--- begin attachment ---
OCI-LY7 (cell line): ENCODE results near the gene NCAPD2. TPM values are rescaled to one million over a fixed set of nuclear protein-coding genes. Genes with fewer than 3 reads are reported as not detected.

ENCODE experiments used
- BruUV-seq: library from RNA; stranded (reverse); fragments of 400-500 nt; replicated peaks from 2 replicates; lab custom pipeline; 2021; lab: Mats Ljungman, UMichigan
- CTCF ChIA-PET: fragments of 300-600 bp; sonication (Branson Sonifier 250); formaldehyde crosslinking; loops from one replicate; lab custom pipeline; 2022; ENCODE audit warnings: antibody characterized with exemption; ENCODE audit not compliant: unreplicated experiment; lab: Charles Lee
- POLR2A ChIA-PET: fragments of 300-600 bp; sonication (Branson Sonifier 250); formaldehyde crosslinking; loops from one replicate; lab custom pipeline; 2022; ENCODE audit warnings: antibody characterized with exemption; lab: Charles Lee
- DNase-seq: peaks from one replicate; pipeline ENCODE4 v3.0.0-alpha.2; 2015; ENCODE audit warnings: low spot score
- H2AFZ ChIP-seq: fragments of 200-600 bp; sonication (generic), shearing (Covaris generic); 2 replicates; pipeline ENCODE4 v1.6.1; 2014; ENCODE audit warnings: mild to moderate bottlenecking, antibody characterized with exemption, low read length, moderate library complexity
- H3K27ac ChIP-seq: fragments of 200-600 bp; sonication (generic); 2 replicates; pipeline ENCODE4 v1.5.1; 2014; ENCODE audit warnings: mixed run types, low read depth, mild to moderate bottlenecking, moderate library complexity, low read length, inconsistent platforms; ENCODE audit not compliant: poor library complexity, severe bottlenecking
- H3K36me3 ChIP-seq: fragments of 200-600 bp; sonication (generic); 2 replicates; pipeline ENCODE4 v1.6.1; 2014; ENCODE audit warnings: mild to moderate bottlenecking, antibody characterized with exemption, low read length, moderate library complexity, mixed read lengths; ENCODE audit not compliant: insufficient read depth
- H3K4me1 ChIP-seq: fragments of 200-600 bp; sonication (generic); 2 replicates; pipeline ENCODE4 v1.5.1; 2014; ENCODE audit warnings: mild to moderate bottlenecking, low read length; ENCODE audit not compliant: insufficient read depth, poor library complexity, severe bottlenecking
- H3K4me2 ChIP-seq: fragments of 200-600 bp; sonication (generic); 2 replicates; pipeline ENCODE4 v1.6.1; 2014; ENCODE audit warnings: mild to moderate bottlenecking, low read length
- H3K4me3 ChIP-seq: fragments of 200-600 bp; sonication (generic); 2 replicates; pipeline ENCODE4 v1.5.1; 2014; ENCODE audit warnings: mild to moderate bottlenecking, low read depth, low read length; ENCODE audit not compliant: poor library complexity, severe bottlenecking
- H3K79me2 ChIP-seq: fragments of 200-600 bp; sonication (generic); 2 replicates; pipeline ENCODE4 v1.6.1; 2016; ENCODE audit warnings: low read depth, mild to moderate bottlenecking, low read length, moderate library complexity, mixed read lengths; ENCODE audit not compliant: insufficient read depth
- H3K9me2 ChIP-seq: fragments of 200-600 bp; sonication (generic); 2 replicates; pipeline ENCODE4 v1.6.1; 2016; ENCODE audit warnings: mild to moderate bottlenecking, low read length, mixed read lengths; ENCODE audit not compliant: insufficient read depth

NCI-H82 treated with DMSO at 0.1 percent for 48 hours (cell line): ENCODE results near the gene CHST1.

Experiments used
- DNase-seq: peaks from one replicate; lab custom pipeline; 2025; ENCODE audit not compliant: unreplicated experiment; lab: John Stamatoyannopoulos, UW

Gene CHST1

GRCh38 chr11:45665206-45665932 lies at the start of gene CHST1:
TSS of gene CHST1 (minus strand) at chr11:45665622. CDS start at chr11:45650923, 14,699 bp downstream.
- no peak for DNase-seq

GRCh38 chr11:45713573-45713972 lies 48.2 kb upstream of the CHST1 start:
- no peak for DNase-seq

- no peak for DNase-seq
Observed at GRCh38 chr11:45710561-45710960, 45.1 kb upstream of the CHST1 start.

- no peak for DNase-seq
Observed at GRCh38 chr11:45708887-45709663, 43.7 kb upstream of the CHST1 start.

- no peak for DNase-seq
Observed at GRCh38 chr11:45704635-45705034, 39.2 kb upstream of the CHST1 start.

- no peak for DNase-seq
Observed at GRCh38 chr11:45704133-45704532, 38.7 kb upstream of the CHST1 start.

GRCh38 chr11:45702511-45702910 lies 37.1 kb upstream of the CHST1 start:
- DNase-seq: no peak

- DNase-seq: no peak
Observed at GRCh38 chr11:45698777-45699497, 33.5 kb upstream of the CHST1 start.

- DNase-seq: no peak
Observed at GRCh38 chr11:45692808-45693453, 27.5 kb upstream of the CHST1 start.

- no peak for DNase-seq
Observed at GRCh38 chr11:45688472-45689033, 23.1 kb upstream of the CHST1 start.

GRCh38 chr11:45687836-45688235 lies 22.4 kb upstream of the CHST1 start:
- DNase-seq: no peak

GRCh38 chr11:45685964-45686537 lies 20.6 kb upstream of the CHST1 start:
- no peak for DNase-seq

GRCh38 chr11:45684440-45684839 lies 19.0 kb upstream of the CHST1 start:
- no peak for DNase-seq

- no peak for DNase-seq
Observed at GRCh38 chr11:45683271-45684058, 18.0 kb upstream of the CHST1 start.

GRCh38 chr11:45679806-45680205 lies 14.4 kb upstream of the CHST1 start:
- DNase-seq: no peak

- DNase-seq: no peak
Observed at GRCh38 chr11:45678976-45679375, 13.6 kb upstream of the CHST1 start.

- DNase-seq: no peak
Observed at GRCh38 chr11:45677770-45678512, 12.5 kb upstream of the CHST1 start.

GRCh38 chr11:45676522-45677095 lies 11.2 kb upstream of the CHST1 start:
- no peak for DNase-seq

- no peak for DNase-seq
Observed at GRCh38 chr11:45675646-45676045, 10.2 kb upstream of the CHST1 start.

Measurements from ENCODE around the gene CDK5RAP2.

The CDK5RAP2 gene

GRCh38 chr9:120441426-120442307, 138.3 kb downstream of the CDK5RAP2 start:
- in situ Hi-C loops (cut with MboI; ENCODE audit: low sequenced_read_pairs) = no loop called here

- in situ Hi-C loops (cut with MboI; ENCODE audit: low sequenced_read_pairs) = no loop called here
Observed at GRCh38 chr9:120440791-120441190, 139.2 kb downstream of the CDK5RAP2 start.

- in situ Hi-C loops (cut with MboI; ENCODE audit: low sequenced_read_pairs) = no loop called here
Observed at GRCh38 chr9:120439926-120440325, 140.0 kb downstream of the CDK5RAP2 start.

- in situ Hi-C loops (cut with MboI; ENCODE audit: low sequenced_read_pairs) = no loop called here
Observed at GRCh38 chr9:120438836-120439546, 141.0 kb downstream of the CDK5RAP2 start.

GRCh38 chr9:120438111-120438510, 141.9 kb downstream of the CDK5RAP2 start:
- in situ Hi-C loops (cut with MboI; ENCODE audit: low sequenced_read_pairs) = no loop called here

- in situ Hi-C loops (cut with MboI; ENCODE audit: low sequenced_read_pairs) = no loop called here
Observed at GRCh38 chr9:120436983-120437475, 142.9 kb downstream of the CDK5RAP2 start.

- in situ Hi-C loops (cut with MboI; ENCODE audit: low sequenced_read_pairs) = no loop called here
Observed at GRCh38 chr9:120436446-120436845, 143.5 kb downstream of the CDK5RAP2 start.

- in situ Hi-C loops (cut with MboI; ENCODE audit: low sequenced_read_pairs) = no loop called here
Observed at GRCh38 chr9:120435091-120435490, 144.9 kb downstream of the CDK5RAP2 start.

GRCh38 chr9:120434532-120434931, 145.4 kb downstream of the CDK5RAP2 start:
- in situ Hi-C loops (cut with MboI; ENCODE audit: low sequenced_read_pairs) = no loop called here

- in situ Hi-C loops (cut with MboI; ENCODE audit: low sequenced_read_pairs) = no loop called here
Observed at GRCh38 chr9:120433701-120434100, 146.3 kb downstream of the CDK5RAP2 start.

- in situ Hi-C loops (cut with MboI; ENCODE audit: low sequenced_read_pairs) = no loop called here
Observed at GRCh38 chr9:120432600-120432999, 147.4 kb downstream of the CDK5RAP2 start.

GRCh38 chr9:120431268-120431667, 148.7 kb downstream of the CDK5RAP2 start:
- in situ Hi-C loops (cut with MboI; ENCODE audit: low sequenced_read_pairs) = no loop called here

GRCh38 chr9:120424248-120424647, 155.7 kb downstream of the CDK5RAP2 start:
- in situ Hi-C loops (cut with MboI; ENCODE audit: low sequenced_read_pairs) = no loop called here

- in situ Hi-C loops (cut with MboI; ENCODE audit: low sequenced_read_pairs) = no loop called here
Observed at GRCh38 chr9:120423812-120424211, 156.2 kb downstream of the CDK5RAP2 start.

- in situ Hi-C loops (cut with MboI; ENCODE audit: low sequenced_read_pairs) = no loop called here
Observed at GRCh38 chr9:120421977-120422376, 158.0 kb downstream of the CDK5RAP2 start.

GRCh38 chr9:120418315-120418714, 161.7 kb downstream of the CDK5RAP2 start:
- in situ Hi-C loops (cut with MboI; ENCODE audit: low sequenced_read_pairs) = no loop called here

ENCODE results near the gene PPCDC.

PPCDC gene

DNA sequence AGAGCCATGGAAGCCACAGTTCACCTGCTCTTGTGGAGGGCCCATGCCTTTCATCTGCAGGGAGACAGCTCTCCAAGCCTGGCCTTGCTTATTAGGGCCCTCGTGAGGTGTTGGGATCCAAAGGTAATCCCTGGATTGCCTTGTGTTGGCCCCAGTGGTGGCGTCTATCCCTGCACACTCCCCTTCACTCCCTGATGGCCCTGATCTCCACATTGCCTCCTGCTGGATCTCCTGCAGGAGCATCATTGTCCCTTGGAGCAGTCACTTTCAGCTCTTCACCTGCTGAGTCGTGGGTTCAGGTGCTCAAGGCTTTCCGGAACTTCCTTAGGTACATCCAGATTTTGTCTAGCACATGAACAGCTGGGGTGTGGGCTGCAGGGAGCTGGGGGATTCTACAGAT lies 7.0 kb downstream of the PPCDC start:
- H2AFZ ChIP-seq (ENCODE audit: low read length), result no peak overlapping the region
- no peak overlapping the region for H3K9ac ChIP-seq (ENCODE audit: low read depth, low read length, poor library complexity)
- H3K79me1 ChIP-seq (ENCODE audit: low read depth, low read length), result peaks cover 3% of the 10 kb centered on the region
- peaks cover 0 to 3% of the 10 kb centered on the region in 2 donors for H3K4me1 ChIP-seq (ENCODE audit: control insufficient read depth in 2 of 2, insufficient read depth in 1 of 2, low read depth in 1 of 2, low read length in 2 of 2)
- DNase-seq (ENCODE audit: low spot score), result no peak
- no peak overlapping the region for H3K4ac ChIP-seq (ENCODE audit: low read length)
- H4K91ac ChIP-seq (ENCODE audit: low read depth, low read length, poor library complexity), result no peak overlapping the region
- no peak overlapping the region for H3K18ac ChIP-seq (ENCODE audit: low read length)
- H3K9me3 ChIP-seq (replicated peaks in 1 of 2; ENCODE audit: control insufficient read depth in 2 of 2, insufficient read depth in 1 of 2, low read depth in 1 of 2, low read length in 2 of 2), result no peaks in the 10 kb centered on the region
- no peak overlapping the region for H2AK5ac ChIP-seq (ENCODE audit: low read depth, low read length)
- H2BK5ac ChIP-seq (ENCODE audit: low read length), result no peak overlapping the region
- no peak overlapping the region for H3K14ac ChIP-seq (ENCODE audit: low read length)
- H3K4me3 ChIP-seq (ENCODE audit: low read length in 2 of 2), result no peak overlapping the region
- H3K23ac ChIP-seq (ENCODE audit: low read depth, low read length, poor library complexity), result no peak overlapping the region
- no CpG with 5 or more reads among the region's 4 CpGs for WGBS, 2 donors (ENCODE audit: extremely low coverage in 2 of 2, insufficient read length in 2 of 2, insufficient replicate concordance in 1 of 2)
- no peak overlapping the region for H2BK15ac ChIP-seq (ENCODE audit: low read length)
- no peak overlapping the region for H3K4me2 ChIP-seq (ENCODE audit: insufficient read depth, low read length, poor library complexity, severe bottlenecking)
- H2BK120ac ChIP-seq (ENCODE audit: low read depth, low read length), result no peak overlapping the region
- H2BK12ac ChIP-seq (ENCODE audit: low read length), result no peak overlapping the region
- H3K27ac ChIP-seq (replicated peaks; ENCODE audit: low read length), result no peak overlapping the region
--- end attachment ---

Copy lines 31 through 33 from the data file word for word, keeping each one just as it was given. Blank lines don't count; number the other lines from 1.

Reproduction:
Observed at GRCh38 chr11:45704133-45704532, 38.7 kb upstream of the CHST1 start.

GRCh38 chr11:45702511-45702910 lies 37.1 kb upstream of the CHST1 start:
- DNase-seq: no peak